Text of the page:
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How-To: Creating a 3D Reconstruction of Your Patient's CT Scan

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posted on 23.11.2020, 20:13 by Brian Mitzman
Over the last 20 years, there has been an exponential growth in technological capabilities in medicine. The quality of imaging and diagnostic tools has increased drastically. Advanced imaging and reconstruction of CT scans is now routinely utilized in many surgical specialties, and in cardiothoracic surgery specifically, it is commonly utilized in structural heart programs. Adoption of this technology has been slow in general thoracic surgery, mainly due to the cost of software and time necessary to create the reconstruction. While one can still provide excellent care without the use of 3D modeling, it has enormous potential for both teaching and operative planning.

There are three main uses for advanced visualization in general thoracic surgery:

1) Resident Teaching – at the early training levels, 3D reconstructions are an excellent teaching modality to enhance the learning environment of students, residents, and fellows.
2) Patient Education – using a 3D reconstruction to describe a patient’s tumor and operative plan enhances the office visit, increases patient satisfaction, and ensures that the patient truly understands the extent of their disease process.
3) Operative Planning – while many general thoracic surgery cases do not require a 3D reconstruction for planning purposes, these visualizations are specifically helpful for both complex tumors (Pancoast, chest wall invasion, re-do surgery) and localization of small lung nodules.

In this tutorial, Brian Mitzman demonstrates the basic skillset required to utilize free 3D modeling software and create your own reconstructions. Once you become proficient, the average time to create a basic 3D reconstruction is less than 10 minutes. The software used in this video is called Horos (https://horosproject.org). It is an open source medical image viewer with advanced post-processing capabilities. This tutorial is broken into several sections:
1) Why utilize 3D reconstructions?
2) Hardware Requirements
3) Software Packages
4) Step-by-Step Examples
a. Basic Mediastinal Mass Reconstruction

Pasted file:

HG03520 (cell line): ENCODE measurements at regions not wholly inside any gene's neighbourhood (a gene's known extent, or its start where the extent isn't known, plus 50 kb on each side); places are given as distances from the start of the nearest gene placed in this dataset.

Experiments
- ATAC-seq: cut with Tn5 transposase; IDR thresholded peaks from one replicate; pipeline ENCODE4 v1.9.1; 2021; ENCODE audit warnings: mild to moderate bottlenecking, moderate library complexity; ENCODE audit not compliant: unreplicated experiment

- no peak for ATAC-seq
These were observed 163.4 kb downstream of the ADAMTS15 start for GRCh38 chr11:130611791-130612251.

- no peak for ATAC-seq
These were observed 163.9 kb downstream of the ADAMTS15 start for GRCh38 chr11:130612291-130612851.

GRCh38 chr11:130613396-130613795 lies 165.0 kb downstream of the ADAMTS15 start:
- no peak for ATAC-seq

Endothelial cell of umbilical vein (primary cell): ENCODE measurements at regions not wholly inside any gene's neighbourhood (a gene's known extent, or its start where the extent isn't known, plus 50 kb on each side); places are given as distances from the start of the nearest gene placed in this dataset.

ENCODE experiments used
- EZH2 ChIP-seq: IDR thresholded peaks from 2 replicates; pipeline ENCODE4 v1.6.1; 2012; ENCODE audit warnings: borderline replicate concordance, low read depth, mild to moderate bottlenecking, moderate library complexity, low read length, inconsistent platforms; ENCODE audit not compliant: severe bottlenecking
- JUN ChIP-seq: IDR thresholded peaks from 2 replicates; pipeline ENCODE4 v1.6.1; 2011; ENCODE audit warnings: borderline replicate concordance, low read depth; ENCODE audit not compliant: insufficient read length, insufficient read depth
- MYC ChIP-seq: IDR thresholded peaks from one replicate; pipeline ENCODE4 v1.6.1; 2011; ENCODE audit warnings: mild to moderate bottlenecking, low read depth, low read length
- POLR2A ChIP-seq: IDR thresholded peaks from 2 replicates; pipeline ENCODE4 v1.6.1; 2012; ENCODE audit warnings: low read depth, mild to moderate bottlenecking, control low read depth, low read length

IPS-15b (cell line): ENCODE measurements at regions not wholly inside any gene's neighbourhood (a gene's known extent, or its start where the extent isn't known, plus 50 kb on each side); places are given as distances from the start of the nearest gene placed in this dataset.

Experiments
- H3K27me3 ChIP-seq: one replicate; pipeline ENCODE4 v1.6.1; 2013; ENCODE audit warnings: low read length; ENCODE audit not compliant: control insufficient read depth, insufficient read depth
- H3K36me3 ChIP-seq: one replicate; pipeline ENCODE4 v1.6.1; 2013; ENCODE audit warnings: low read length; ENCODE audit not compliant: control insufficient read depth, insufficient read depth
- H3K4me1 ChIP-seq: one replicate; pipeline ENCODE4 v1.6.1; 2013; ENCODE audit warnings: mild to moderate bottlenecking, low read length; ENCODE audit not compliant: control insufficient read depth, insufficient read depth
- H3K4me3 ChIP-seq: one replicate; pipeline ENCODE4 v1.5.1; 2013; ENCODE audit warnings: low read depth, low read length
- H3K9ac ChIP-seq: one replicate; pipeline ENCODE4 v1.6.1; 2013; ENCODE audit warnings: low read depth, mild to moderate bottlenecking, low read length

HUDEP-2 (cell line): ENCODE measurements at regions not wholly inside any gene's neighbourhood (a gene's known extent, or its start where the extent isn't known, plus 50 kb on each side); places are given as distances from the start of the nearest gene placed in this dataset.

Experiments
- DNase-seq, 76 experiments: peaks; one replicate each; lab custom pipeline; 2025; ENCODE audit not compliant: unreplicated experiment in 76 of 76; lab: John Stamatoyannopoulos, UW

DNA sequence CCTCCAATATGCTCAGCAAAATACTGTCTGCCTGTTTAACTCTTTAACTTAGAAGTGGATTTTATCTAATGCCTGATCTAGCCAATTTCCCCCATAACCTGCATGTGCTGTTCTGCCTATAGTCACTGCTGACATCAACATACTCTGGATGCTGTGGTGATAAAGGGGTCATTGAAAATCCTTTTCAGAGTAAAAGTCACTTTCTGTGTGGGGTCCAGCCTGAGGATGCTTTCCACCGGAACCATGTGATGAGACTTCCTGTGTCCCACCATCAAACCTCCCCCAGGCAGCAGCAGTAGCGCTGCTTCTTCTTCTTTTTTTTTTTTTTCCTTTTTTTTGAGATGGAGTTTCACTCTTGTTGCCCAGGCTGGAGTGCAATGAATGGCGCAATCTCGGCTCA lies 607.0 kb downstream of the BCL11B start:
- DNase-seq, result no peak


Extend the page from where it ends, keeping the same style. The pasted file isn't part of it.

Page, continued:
b. Advanced Mediastinal Mass Reconstruction
c. Lung Reconstruction with Multiple Nodules

There are numerous advanced tools that can be used once you have mastered this initial skill set, including precise Region Of Interest (ROI) editing with a brush, 16 bit Color Look-Up Table (CLUT) optimization for shading, and layering multiple transparent ROI. More advanced tutorials will be released in the future.

References

  1. Smelt JLC, Suri T, Valencia O , Jahangiri M, Rhode K, Nair A, et al. Operative planning in thoracic surgery: a pilot study comparing imaging techniques and three-dimensional printing. Ann Thorac Surg. 2019;107:401-406.
  2. Hagiwara M, Shimada Y, Kato Y, Nawa K, Makino Y, Furumoto H, et al. High-Quality 3-Dimensional image simulation for pulmonary lobectomy and segmentectomy: results of preoperative assessment of pulmonary vessels and short-term surgical outcomes in consecutive patients undergoing video-assisted thoracic surgery. Eur J Cardiothoracic Surg. 2014;46:120-126.
  3. Elarref MA, Aljabary A, Shallik NA, Abbas M, Elarif N. (2019) Perspectives in the Current and Future Use of Augmented Reality Visualization in Thoracic Surgery and Pulmonary Interventions. In: Shallik N.A., Moustafa A.H., Marcus M.A.E. (eds) Virtual Endoscopy and 3D Reconstruction in the Airways. Springer, Cham. https://doi.org/10.1007/978-3-030-23253-5_9
  4. Nia PS, Olsthoom JR, Heuts S, Maessen JG. Interactive 3D reconstruction of pulmonary anatomy for preoperative planning, virtual simulation, and intraoperative guiding in video-assited thoracoscopic lung surgery. Innovations. 2019;14:17-26.
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